A lot of people complained that it was too confusing to follow, but really, they just weren’t paying attention. More films need to command our attention, especially in an age of 140 characters and 30 second YouTube videos. Ben Whishaw is, of course, a stand-out here. He’s also the one that will make sure you end the story sobbing uproariously. But it’s the small moments amongst the grand waves that are the most astounding. It’s just a really good movie, guys.
And yes, the Wachowskis may have thought themselves enlightening, but really, let’s not glaze over the “color blind” casting that is really just a lame excuse for Yellow Face. They were trying to do something different, as much of the film does, but that decision was unacceptable
The Hobbit (2012-2014)
More people would probably be singing the praises of The Hobbit trilogy as a whole if it hadn’t been a trilogy at all. Bloating the short novel into three films was a mistake, we can all agree on that, but the first installment deserves more of your love.
The Hobbit isn’t the grand action epic that Lord of the Rings was, and as such it never had to be, despite what most people’s expectations probably were. Also, The Hobbit was intended as a children’s story, so to compare it to Peter Jackson’s previous epic isn’t exactly fair. The story holds up on its own, even if the stakes are much lower. Not all fantasy stories have to be about the end of the world. Sometimes it’s just a find and fetch quest. And that’s okay.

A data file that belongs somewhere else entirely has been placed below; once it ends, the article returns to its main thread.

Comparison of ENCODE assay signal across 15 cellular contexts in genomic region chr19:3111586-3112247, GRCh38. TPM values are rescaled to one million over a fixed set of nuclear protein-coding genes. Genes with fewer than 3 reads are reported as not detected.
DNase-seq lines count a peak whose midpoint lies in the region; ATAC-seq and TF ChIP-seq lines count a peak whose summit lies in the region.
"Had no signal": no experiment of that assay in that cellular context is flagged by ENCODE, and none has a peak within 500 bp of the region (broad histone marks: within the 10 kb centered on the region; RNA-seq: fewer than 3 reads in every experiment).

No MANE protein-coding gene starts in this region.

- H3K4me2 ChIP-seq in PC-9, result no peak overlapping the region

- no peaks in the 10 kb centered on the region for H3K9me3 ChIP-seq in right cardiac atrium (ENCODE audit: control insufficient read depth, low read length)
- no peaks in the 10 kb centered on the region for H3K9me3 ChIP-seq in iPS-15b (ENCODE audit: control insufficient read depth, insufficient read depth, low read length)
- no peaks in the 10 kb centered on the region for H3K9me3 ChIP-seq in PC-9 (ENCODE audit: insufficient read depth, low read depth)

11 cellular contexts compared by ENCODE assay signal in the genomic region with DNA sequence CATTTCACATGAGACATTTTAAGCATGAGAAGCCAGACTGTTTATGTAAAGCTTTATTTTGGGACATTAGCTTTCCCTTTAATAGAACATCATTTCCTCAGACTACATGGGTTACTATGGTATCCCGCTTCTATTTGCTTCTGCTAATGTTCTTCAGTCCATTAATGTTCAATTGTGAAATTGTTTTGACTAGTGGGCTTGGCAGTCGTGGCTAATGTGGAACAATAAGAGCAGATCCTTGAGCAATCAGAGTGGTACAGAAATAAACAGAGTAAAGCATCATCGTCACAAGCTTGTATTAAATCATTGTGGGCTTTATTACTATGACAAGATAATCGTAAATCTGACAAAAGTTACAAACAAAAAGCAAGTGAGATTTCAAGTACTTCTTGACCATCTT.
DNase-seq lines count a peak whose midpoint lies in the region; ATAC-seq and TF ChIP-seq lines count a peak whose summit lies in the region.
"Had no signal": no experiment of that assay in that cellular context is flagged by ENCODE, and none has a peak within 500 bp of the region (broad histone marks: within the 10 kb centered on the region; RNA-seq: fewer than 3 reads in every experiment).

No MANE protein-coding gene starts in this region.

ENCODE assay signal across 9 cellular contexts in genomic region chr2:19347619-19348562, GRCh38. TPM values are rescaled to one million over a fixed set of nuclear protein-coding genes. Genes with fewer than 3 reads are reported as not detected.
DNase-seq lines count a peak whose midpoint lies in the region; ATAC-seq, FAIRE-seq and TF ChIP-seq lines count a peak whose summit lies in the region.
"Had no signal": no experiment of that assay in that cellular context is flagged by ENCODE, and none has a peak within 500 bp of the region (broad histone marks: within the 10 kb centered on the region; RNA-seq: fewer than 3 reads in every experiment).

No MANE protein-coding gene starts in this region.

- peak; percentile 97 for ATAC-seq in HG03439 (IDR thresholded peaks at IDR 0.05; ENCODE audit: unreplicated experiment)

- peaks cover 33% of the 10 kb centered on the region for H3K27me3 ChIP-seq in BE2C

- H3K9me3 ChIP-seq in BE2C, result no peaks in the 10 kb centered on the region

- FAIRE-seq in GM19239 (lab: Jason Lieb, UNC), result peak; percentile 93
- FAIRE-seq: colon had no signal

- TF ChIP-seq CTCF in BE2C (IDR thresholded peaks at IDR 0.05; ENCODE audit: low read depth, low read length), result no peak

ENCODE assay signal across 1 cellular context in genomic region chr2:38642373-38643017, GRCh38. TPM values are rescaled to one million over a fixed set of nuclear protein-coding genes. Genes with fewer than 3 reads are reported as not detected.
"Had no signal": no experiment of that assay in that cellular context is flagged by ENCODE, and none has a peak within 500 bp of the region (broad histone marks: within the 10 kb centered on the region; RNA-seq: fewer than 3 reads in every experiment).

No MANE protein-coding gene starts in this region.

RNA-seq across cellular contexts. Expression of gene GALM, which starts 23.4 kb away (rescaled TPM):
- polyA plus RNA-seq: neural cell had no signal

Martin Freeman is pitch-perfect as Bilbo Baggins and the collection of dwarves are not only interesting characters, but also distinct and wonderfully acted themselves. The relationship between Bilbo and Thorin, in particular, launched a thousand ships, and it’s no small reason that they drive the heart of the film. Also, it’s funny. Bilbo is such an ill-equipped traveler and played so wonderfully by Freeman that it’s relatable and you actually fear for Bilbo, whereas you may not have feared quite so much for Frodo, who seemed to deal with his sudden adventure a lot better. It’s a fantasy story in all the best ways.